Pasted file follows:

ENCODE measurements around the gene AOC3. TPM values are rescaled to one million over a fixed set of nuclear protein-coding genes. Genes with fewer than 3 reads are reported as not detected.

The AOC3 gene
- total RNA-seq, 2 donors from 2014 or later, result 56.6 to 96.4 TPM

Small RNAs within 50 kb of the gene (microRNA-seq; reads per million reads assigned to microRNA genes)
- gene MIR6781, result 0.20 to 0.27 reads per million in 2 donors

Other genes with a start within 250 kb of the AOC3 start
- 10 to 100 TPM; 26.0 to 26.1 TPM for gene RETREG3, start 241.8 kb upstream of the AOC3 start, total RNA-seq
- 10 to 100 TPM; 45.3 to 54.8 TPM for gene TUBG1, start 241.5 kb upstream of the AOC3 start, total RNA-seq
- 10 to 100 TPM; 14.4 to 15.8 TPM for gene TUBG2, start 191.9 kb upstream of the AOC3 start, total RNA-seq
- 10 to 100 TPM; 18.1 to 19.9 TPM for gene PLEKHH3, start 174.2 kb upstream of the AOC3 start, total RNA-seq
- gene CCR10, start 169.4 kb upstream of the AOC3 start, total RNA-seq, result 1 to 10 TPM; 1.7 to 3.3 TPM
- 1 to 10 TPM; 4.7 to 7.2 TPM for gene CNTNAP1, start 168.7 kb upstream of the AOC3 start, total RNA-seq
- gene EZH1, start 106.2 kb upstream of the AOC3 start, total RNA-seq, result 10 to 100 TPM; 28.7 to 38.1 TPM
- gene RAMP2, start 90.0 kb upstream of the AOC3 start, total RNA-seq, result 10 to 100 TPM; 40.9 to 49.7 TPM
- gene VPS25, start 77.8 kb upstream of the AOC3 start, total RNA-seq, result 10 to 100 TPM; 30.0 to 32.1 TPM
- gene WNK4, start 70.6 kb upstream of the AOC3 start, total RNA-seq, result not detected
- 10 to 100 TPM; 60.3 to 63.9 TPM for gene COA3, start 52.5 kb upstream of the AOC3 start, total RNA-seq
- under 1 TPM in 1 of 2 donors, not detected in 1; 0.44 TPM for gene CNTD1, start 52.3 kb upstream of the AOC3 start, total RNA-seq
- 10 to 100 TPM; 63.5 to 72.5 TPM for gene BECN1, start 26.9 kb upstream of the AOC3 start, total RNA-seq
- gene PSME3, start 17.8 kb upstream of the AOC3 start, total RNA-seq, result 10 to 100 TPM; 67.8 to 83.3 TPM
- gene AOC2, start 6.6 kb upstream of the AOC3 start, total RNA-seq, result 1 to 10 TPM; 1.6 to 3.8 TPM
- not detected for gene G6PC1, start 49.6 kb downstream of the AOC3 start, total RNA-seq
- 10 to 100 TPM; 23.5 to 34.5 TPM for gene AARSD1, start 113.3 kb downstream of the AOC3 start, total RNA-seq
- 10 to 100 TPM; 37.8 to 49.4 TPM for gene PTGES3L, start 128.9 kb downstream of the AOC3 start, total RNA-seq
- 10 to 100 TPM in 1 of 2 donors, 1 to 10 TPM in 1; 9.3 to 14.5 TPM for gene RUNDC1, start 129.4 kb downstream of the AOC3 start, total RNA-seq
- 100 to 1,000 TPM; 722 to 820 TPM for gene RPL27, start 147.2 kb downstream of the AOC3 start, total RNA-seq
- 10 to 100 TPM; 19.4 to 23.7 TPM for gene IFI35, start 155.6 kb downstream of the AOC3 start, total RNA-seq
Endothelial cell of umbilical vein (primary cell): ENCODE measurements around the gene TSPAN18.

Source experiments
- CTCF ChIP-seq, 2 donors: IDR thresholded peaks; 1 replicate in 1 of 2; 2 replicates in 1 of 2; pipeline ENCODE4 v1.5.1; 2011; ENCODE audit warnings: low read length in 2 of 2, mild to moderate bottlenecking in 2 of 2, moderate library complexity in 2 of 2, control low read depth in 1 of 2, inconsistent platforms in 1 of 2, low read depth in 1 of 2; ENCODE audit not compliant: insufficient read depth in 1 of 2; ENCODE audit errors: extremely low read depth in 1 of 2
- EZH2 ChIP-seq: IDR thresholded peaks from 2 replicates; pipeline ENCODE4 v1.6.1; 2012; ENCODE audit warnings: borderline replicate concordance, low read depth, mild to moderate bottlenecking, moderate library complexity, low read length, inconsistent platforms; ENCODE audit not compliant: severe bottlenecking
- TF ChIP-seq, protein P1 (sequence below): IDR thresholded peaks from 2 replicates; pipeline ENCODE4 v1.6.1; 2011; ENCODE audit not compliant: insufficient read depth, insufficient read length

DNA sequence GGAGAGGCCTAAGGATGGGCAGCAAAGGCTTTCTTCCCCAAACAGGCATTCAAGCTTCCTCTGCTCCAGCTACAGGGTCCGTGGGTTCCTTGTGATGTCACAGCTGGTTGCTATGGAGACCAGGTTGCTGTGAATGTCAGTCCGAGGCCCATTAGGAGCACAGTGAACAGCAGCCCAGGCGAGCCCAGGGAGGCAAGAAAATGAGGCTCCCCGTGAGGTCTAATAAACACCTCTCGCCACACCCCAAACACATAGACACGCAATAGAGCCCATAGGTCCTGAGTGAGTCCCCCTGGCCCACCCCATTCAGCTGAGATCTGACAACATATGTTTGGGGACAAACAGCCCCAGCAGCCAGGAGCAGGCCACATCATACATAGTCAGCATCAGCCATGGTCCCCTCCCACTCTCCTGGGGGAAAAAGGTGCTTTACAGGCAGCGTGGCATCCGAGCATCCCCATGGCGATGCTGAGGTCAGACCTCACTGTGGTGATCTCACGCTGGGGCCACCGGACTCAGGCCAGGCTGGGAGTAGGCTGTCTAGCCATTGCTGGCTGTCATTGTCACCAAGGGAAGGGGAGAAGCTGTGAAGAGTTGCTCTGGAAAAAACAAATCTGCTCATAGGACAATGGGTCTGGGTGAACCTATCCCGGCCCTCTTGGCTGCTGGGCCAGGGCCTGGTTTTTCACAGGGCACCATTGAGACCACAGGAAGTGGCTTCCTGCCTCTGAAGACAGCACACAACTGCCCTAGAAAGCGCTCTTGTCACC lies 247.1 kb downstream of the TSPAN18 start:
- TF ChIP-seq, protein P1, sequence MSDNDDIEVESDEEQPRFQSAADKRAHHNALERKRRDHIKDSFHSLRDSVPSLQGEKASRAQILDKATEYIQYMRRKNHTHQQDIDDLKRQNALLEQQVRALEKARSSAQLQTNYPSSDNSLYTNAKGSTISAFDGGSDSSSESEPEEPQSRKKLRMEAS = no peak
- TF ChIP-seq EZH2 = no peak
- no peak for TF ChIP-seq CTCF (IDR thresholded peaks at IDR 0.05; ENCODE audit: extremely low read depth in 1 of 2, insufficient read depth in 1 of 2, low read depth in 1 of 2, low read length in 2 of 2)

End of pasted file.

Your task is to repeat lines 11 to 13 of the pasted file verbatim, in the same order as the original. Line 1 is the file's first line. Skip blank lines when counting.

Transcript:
- gene CCR10, start 169.4 kb upstream of the AOC3 start, total RNA-seq, result 1 to 10 TPM; 1.7 to 3.3 TPM
- 1 to 10 TPM; 4.7 to 7.2 TPM for gene CNTNAP1, start 168.7 kb upstream of the AOC3 start, total RNA-seq
- gene EZH1, start 106.2 kb upstream of the AOC3 start, total RNA-seq, result 10 to 100 TPM; 28.7 to 38.1 TPM